Quick Stats

Quick Stats

    Poll

    Poll

    The Guess Corp. recently announced plans to open member-only convenience stores catering to the ultra-affluent. Do you think this is a viable concept?

    You are here

    Putting Out the Butts

    Taxes, bans and prevention efforts cited in decrease in number of U.S. smokers.

    ATLANTA--The smoking rate among U.S. adults continues to inch downward, with 20.9 percent of Americans describing themselves as regular puffers last year, reported the Associated Press.

    That is a decline from 21.6 percent in 2003 and 22.5 percent in 2002, the Centers for Disease Control and Prevention reported Thursday.

    The rate has fallen steadily since the late 1990s. The fall from 2002 to 2004 was the largest two-year drop since the late 1980s, public health advocates noted.

    Increased cigarette taxes, workplace smoking bans and state-based prevention efforts are the main reasons for the decline, Dr. Corinne Husten, acting director of the CDC's Office on Smoking and Health, told AP.

    At the same time, officials said in the report that it appears increasingly unlikely the nation will reach the public health goal of reducing the smoking rate to 12 percent by 2010.

    The results are based on a national household survey of 31,326 adults. People were defined as current smokers if they had smoked at least 100 cigarettes in their lifetime and said they still smoked on a daily or occasional basis, according to the report.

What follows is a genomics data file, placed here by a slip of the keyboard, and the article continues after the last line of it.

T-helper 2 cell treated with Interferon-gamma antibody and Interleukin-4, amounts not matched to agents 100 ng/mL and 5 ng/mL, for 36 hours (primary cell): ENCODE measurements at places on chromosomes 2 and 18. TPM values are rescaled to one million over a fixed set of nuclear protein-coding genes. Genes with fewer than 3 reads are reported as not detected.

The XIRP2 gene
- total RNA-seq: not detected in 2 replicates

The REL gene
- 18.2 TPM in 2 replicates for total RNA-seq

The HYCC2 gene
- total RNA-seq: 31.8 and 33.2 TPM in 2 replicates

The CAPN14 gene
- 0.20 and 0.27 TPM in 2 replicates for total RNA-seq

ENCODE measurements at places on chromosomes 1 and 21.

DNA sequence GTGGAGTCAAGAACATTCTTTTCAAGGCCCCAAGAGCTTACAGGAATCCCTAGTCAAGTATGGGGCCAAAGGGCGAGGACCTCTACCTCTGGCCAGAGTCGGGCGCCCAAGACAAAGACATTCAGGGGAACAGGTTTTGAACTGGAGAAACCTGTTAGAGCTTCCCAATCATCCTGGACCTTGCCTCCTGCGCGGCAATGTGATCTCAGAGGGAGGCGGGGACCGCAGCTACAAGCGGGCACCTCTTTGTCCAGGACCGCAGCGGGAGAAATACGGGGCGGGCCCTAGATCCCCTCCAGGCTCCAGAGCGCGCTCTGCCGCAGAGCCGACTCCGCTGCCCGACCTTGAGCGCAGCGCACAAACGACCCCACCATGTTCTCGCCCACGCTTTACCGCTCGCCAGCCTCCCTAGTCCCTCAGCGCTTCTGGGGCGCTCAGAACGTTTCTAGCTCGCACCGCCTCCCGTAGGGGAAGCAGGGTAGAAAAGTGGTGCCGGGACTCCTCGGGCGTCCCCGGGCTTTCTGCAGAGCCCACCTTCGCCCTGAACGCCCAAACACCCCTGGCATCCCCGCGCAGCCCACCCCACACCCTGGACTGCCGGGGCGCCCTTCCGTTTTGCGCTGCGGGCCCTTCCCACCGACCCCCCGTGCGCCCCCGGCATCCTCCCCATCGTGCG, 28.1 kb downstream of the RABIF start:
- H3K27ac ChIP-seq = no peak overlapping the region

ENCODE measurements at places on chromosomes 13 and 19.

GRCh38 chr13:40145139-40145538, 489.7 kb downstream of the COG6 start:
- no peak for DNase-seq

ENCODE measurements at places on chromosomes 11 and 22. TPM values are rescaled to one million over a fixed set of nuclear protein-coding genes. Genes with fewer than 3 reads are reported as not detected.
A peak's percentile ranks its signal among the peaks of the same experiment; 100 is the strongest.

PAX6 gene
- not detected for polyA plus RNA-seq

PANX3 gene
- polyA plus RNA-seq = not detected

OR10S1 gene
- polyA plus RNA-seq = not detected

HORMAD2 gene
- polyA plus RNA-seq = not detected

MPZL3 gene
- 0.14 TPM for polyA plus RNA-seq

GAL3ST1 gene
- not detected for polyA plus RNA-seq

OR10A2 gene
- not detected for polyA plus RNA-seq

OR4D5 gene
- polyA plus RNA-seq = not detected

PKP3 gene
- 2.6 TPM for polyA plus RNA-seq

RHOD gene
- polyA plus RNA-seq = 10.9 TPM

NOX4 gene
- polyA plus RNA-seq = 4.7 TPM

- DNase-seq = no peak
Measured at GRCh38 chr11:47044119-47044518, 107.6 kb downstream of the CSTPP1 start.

Because the margin of error was plus or minus 0.6 percentage points, Husten told AP the difference between the 2004 and 2003 rates was not statistically significant, but the gap between the 2004 and 2002 rates clearly was.

    According to ConsumerAffairs.com, the report also indicates that the prevalence of heavy smoking (25 or more cigarettes per day) has declined over the past decade, from 19.1 percent of smokers in 1993 to 12.1 percent of smokers in 2004.

    The survey found smoking rates were highest among American Indians and Alaska Natives. They also were higher among men than women, higher among people living below the poverty level, and higher among people with no more than a high school degree than among those with graduate degrees.

    The highest smoking prevalence was reported in Kentucky (27.6 percent), West Virginia (26.9 percent) and Oklahoma (26.1 percent). The lowest rates were in Utah (10.5 percent), California (14.8 percent) and Idaho (17.5 percent), according to the AP report.

    In a related study, the 2004 Behavior Risk Factor Surveillance System reports that 50 percent or more of smokers had quit in 36 states or areas, according to ConsumerAffairs.com.

    In the majority of states, most adults have never been smokers and among those who have ever smoked, the majority have quit. In four states, Connecticut, California, Vermont, and Utah, 60 percent or more of smokers have quit smoking, reported ConsumerAffairs.com.

    • About

    Related Content

    Related Content